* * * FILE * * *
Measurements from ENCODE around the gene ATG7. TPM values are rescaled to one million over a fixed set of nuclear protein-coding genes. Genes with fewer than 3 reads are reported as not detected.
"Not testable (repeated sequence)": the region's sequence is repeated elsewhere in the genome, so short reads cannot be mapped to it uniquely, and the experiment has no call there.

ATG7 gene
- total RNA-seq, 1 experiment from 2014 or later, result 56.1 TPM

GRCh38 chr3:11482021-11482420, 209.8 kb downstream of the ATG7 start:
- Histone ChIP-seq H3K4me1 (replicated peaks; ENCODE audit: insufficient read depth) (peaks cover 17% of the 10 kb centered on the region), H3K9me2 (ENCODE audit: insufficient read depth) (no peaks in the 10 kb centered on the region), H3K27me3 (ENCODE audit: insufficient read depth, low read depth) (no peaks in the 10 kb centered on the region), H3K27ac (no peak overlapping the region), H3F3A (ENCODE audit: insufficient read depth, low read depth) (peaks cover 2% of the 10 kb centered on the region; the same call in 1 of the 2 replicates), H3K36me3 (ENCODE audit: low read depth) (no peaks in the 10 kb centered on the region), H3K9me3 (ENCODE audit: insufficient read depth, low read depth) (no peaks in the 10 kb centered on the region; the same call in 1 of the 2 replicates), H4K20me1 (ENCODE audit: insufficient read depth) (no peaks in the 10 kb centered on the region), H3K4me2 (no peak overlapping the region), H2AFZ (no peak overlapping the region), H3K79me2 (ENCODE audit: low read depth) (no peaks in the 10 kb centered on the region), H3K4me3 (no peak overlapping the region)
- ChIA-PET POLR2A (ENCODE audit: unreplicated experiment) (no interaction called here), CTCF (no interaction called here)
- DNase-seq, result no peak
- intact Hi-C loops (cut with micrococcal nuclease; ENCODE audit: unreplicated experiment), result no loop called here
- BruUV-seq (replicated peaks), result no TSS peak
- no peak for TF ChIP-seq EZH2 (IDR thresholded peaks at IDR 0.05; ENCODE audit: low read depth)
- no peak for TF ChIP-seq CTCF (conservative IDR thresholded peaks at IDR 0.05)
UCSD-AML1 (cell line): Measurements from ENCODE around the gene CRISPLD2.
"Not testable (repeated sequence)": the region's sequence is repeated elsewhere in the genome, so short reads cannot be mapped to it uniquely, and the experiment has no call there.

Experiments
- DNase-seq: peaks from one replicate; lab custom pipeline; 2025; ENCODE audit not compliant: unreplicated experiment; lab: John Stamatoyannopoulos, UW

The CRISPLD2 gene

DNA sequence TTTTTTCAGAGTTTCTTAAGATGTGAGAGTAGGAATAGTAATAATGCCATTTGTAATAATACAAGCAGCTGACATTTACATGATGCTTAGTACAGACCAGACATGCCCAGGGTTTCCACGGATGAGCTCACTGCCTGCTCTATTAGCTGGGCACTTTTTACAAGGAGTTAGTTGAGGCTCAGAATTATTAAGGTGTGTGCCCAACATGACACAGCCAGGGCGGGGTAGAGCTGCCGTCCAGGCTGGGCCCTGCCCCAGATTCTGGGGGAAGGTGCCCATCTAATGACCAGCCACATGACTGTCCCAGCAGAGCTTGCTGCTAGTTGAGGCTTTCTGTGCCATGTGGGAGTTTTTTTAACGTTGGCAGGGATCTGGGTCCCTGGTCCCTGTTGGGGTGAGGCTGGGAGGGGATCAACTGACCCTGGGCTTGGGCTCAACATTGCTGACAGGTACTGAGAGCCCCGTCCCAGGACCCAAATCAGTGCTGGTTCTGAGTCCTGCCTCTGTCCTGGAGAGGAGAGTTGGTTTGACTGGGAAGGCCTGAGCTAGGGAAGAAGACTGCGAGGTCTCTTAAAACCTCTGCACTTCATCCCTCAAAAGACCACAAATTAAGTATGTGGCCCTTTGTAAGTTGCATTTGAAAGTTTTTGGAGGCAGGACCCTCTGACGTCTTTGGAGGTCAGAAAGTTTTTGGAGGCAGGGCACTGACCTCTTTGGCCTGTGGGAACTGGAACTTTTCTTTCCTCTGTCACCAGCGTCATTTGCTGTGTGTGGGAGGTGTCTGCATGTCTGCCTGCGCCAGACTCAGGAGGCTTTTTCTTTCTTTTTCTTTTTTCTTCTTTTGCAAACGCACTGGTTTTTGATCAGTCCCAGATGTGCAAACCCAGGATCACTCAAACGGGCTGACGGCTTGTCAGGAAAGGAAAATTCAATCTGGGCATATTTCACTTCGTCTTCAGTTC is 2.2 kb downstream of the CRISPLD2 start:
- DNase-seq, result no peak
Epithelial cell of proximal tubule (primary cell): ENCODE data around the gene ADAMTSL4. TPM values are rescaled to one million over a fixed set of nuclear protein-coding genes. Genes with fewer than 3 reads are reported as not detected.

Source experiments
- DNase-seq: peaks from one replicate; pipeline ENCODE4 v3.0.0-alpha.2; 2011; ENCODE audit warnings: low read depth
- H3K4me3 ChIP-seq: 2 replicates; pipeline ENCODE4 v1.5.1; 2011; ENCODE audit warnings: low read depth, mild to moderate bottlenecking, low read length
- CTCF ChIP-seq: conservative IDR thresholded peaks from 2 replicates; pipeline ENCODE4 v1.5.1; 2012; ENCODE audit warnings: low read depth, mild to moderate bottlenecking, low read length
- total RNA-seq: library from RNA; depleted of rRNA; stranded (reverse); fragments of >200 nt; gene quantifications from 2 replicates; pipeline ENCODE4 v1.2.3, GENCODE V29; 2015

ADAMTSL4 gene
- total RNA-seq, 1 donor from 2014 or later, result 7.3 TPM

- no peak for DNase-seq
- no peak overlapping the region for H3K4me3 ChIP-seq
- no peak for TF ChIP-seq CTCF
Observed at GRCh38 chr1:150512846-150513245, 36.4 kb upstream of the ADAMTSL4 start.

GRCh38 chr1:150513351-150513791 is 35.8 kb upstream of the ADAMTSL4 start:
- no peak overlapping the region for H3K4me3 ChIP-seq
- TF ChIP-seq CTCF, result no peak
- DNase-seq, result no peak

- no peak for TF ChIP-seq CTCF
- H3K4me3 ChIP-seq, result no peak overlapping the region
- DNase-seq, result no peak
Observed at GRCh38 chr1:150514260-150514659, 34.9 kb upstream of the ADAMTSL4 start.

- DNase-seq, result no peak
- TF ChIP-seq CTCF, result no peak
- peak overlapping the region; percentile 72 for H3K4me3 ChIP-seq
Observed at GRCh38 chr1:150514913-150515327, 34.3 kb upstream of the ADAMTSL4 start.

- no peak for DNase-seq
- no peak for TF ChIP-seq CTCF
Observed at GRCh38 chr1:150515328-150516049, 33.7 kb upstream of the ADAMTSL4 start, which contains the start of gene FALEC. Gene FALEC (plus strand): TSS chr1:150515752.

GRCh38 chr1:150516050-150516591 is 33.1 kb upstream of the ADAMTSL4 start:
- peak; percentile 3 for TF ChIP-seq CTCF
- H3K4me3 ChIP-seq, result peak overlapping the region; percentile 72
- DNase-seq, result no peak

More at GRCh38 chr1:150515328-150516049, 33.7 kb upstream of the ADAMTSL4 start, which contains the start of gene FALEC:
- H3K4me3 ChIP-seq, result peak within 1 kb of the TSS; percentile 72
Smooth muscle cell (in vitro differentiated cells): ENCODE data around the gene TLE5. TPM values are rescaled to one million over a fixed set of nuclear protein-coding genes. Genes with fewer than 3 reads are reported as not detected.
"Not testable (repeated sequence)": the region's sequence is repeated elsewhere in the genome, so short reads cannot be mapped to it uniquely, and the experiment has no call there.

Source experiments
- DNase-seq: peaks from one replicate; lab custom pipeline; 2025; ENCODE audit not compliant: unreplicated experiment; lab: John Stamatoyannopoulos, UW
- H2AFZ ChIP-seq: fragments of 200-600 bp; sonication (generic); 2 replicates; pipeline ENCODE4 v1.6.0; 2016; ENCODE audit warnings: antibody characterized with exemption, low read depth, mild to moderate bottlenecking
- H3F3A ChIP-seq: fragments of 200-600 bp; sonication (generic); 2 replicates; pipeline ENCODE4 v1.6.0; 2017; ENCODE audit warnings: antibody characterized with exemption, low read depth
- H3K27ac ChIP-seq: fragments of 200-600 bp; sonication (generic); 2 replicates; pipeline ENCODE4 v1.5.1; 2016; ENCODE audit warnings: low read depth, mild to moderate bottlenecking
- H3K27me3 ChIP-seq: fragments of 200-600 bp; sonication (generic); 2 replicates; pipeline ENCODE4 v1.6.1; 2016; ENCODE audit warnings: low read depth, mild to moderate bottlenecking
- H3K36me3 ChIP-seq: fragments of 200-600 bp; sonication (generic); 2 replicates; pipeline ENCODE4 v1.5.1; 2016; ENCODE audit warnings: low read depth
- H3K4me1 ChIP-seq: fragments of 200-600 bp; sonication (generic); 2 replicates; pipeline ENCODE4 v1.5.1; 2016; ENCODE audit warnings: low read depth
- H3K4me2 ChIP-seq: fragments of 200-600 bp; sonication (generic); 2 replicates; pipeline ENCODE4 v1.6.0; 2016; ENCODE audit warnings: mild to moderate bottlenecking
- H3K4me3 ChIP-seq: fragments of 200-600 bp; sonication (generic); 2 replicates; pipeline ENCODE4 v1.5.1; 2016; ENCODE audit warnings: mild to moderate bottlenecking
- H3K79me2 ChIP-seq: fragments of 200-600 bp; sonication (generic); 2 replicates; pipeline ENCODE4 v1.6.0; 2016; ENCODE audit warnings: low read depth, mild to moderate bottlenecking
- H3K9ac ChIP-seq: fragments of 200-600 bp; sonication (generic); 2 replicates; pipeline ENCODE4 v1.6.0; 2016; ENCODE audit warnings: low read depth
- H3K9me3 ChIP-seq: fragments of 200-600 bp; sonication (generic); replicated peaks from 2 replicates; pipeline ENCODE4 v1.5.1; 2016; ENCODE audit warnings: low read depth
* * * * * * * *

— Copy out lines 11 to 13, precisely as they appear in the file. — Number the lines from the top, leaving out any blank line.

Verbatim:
- no peak for TF ChIP-seq EZH2 (IDR thresholded peaks at IDR 0.05; ENCODE audit: low read depth)
- no peak for TF ChIP-seq CTCF (conservative IDR thresholded peaks at IDR 0.05)
UCSD-AML1 (cell line): Measurements from ENCODE around the gene CRISPLD2.